The 36-page "Declaration Dominus Iesus" ("On the Unicity andSalvific Universality of Jesus Christ and the Church") expressed"sincere respect" for other religions but attacked "religious relativismwhich leads to the belief that one religion is as good as another."
"If it is true that the followers of other religions can receivedivine grace, it is also certain that objectively speaking they are in agravely deficient situation in comparison with those who, in the church,have the fullness of the means of salvation," the Vatican said ofnon-Christian religions. It called non-Catholic Christian bodies"defective."
Cardinal Joseph Ratzinger, prefect of the Congregation for theDoctrine of the Faith, issued the document at a Vatican news conferenceas part of what appeared to be an ongoing but urgent effort by theVatican to reassert traditional Catholic doctrine.
Ratzinger said in a recent letter to bishops' conferences throughoutthe world that the Catholic Church is the "mother" of all Christianchurches, and told them to stop referring to the Orthodox, Anglican andProtestant churches as "sister" churches.
And on Sunday, Pope John Paul II beatified Pope Pius IX, aconservative 19th century pontiff who proclaimed the doctrines of papalinfallibility and the Immaculate Conception of the Virgin Mary and alsofought the unification of Italy, restricted religious freedom and lockedRome's Jews into a ghetto. John Paul held up his predecessor's spiritualvirtues for "imitation and veneration."
Tuesday's declaration raised concern among other churches.
In London, Archbishop of Canterbury George Carey, spiritual leaderof the worldwide Anglican Communion, called Ratzinger's statements"unjustified" and said they did "not reflect the deep comprehension thathas been reached (by Catholics and Anglicans) through ecumenicaldialogue and cooperation during the past 30 years."
"Of course," Carey added, "the Church of England and the worldwideAnglican Communion does not for one moment accept that its orders ofministry and Eucharist are deficient in any way. It believes itself tobe a part of the one, holy, catholic and apostolic Church of Christ, inwhose name it serves and bears witness, here and round the world."
In Geneva, the World Council of Churches, largely comprised of Anglican, Protestant and Orthodox bodies, warned that the growth ofecumenical dialogue could be "hindered--or even damaged" by what itcalled "language which precludes further discussion of the issues."
But Cardinal William Keeler of Baltimore, a leader in the CatholicChurch's dialogue with both the Orthodox churches and Jews, saidRatzinger's pronouncement is "in full accord with what Vatican II hassaid."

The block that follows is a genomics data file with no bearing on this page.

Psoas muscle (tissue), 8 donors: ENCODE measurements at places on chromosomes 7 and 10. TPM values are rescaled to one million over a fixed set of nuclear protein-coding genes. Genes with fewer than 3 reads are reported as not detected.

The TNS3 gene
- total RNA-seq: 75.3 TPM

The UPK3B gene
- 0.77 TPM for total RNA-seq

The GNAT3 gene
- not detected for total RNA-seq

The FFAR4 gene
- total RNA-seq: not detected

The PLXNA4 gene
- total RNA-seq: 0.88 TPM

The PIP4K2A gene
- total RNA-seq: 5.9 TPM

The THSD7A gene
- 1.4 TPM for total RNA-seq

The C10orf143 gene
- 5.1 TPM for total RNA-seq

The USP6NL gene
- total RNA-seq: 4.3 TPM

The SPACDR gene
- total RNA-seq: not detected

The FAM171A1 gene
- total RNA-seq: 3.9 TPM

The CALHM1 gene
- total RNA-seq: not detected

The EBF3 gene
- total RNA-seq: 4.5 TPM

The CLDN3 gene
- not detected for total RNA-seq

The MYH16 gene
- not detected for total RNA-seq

Keeler, who attended the Vatican news conference, said he did notexpect the new declaration to have a negative effect on ecumenical andinterfaith dialogue.
In England, in an exercise in damage limitation, Archbishop CormacMurphy-O'Connor of Westminster, chairman of the department of missionand unity of the Catholic bishops' conference of England and Wales, saidthe new document "does not attempt to change the teaching of theCatholic Church regarding ecumenism."
He said its main purpose was to warn against a tendency to regardall religions as equivalent and it was written principally for Catholicbishops and theologians.
"Certainly no slight is intended by its comments regarding otherChristian communities," he said. "As Christians we share a commonbaptism, and the Catholic Church believes this brings us all into areal, if imperfect, communion. This was made clear in the documents ofthe Second Vatican Council, where it said that other Christians `withgood reason are accepted as our brothers and sisters.'"
Archbishop Tarcisio Bertone, secretary of Ratzinger's congregation,said the document carried the full authority of infallibility because itwas "explicitly approved and confirmed by the pope." He said the popehad indicated it was "his will that what it contains be believed by allthe church."
"With the coming of the Savior Jesus Christ, God has willed that thechurch founded by him be the instrument for the salvation of allhumanity," the declaration said.
"This truth of faith does not lessen the sincere respect which thechurch has for the religions of the world, but at the same time, itrules out, in a radical way, that mentality of indifferentismcharacterized by a religious relativism which leads to the belief thatone religion is as good as another," it said.